Coronavirus: Malaria drug has no impact on treating Covid-19 patients, Chinese study finds

Danielle Zoellner
AFP via Getty Images

The malaria drug hydroxychloroquine might not be effective in treating patients with Covid-19, a new study finds.

The report published by the Journal of Zhejiang University in China tested if coronavirus patients who received the medication were more likely to recover than those who didn’t, and it found that was not the case.

This limited study only looked at 30 patients and contrasted the study from France, which looked at 40 patients. In France, its study found the virus decreased in patients when used with the combination of an antibiotic.

France’s study encouraged President Donald Trump to advertise the potential benefits with the US to help treat the novel virus. Last week, he called the drug combination a “game-changer” even though the Food and Drug Administration (FDA) warned it might not work and has yet to approve it for Covid-19.

But the FDA approved drug trials in New York state with more severe Covid-19 patients to see if the combination of hydroxychloroquine and an antibiotic would help. These trials started on Tuesday, and Governor Andrew Cuomo said he was “optimistic” about the results.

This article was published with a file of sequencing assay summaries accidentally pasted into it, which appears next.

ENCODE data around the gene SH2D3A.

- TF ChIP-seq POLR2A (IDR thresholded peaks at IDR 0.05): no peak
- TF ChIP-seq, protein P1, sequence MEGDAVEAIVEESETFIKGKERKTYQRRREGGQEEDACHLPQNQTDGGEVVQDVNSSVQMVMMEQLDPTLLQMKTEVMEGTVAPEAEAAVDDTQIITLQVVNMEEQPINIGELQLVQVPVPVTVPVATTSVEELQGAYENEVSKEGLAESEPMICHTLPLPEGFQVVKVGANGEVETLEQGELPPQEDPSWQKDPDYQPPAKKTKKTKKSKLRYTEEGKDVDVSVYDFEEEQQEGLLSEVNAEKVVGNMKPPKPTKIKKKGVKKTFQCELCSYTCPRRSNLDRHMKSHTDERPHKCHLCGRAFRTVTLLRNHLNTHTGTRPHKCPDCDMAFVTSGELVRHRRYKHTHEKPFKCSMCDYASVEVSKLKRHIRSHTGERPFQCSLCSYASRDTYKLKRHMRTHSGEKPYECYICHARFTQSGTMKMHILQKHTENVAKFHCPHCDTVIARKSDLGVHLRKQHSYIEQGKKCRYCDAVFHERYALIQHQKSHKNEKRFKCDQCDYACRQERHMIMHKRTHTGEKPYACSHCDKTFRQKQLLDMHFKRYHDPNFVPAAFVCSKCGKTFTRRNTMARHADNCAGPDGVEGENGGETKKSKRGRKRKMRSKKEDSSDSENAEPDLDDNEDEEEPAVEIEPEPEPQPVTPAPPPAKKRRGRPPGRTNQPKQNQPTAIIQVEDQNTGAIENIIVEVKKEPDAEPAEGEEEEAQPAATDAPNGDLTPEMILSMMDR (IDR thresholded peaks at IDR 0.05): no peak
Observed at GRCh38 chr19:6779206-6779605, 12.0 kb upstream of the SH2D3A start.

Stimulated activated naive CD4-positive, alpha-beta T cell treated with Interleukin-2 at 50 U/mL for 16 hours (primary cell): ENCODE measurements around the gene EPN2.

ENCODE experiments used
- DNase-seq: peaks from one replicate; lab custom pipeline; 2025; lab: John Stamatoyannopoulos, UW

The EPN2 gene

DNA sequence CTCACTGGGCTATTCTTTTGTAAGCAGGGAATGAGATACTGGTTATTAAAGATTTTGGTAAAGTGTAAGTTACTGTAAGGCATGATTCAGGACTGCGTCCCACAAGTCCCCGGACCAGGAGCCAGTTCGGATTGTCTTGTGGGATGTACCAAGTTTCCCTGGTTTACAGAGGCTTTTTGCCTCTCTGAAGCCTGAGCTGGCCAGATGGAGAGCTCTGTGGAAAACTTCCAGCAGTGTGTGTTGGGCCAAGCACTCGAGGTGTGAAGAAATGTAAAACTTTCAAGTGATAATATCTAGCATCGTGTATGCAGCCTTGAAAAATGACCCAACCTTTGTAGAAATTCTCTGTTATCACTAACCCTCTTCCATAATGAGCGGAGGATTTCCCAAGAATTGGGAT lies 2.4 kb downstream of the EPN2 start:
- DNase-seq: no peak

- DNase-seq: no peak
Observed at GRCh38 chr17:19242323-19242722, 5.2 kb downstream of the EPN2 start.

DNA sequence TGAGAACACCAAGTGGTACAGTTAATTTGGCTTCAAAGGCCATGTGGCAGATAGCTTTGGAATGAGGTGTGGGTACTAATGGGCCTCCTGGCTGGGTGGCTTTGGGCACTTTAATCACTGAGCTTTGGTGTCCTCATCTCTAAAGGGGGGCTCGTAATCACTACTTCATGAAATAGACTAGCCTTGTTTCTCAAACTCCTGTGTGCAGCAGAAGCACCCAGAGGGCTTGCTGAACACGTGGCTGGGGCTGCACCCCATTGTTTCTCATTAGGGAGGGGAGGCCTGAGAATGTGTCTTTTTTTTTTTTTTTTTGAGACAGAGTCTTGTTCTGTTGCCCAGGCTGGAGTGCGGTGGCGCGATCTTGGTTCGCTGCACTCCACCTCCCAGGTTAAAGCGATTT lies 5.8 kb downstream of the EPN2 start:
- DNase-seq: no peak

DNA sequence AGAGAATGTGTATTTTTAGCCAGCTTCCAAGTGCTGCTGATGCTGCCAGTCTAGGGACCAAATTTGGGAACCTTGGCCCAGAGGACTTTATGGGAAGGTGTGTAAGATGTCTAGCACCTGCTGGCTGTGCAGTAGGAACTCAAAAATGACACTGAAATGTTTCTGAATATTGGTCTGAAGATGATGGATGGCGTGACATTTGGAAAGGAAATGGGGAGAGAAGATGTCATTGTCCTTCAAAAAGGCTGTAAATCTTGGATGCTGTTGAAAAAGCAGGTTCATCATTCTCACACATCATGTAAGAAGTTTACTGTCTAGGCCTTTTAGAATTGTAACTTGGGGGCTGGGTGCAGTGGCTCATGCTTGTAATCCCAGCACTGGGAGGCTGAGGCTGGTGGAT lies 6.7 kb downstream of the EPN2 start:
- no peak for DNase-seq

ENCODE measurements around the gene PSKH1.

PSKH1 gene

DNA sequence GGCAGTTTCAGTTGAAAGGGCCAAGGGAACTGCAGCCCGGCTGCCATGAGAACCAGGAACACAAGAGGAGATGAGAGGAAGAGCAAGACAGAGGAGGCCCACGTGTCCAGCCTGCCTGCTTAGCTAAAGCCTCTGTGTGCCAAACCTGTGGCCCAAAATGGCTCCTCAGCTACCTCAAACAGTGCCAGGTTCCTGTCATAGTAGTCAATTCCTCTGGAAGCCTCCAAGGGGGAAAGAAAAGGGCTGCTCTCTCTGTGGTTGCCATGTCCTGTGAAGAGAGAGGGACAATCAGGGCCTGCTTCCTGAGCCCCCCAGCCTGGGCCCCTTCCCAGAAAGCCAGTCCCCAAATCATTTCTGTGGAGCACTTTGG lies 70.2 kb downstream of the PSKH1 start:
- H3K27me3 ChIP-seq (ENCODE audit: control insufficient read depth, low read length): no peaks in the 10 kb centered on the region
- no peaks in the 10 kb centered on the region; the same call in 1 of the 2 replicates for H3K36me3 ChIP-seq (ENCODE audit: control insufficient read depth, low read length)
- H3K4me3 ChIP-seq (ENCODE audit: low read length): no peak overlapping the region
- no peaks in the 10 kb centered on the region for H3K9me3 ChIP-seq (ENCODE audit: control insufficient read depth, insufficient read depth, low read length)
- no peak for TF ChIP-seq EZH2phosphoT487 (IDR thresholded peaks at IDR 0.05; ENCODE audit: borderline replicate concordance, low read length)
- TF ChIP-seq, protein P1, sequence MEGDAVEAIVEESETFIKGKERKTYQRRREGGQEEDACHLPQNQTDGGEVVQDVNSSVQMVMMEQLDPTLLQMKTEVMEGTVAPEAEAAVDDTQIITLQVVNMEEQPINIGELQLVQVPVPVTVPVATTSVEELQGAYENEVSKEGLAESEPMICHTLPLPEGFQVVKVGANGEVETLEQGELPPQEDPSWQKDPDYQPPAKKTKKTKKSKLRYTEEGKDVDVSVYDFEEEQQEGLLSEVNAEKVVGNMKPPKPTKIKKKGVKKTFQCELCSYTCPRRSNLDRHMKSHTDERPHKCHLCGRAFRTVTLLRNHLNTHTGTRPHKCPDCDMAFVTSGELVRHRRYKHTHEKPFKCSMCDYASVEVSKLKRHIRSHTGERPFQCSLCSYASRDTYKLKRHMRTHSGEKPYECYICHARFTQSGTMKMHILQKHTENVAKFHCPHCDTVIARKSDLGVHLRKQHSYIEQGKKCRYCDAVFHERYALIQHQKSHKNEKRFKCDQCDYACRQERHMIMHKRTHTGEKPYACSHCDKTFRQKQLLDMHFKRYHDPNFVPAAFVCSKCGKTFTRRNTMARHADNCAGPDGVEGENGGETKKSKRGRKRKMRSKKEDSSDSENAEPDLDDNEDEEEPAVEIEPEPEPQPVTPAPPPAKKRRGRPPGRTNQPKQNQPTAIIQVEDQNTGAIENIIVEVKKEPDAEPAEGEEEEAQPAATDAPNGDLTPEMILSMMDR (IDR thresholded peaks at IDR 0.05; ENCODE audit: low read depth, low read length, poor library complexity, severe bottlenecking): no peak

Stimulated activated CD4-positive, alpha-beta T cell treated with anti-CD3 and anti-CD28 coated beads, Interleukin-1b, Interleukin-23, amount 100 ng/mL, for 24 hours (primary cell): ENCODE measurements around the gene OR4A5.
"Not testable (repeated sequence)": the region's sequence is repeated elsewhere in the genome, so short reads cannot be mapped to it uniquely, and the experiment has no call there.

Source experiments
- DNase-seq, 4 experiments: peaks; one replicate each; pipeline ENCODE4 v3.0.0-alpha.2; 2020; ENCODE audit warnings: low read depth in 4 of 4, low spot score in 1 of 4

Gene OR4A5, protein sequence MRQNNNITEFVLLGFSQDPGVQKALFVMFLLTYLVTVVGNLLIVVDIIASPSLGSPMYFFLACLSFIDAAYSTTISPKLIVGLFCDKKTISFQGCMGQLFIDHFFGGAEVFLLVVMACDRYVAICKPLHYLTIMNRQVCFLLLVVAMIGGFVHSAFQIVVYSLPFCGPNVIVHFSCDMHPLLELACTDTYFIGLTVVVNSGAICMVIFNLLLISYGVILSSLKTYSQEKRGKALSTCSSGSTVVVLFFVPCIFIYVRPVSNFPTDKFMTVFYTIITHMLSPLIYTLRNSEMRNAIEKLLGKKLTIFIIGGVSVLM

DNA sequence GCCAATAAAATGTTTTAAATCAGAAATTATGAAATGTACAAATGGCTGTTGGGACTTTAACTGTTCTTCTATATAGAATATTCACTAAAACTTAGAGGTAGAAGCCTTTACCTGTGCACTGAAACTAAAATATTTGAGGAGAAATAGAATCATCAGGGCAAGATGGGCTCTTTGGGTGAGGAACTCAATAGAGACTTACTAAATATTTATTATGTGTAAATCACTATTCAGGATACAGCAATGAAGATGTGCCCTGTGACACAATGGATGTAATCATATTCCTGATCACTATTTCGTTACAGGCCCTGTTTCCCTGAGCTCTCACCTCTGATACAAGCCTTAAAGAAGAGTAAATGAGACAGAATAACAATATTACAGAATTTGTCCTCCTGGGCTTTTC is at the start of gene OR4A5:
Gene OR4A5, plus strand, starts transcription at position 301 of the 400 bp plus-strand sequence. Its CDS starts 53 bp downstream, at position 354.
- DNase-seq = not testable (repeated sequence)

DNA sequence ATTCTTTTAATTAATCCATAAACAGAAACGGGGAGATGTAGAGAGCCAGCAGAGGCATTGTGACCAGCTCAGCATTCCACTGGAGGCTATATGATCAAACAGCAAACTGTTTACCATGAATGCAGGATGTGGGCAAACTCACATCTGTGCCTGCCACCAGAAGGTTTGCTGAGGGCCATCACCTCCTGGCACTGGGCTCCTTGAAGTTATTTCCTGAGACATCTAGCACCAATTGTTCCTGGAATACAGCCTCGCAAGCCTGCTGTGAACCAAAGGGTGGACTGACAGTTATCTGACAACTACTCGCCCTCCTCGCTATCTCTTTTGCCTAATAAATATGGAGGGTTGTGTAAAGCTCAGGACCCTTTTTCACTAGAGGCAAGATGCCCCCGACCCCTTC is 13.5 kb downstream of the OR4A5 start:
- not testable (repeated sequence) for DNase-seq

Nevada‘s governor, Steve Sisolak, banned the use of hydroxchloroquine and chloroquine to treat coronavirus patients after the contradictory reports on if the drugs actually worked against the virus.

Mr Sisolak said there was no consensus among experts or Nevada doctors that the drug combination would be beneficial to patients.

His executive order also limited prescription orders to only allow a 30-day supply. This limitation was to ensure the drug was used for “legitimate medical purposes”, such as lupus patients or people with malaria.

An interest in the drug has caused problems across the US, including people wrongly using the medication to treat Covid-19 symptoms.

An Arizona man died after he self-medicated with an additive used to clean fish tanks, which included chloroquine phosphate. His wife also took the mixture and is now in the ICU battling the drug effects of the solution.

When speaking to NBC News, the woman said the couple decided to try to mixture after hearing about the drug’s potential benefits during the president’s press conferences. They were “afraid of getting sick” from the virus.

Drug shortages for chloroquine and hydroxchloroquine have also escalated across the country, with pharmacists reporting that doctors are misusing their positions by prescribing the drugs for themselves and family members.

States including Nevada, Illinois, Ohio, North Carolina, and Texas have noticed doctors hoarding the prescriptions and released recommendations to deter any abuse by prescribers.

Pharmacists are now encouraged to report any misbehaviour if they believe a prescriber is prescribing hydroxchloroquine or chloroquine to patients who do not need them.

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